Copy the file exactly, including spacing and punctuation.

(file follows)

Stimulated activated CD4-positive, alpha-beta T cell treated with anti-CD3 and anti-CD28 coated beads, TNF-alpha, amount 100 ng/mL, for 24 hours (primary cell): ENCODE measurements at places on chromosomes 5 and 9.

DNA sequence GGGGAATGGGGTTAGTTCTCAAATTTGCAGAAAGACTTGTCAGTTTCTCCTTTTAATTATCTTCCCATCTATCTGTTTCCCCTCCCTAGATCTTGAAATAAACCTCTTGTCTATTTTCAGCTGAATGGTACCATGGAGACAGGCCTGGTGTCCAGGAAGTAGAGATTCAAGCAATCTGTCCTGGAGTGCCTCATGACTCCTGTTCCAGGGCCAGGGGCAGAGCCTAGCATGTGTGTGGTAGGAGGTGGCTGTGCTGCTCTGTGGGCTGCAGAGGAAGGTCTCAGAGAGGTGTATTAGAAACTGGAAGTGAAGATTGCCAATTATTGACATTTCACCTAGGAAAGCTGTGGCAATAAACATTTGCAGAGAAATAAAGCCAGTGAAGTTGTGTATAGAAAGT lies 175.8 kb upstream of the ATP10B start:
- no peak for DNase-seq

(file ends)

Stimulated activated CD4-positive, alpha-beta T cell treated with anti-CD3 and anti-CD28 coated beads, TNF-alpha, amount 100 ng/mL, for 24 hours (primary cell): ENCODE measurements at places on chromosomes 5 and 9.

DNA sequence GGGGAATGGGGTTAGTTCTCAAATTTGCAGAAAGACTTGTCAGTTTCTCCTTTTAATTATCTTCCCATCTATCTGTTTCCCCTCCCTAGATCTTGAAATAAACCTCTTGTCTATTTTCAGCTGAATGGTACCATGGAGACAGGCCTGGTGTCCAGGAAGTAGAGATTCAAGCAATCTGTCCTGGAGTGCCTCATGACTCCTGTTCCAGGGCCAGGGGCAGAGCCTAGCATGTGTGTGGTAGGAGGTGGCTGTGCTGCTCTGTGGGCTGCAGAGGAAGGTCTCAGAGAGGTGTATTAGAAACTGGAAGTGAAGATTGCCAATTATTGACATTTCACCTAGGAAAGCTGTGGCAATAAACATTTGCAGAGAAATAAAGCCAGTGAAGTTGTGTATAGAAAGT lies 175.8 kb upstream of the ATP10B start:
- no peak for DNase-seq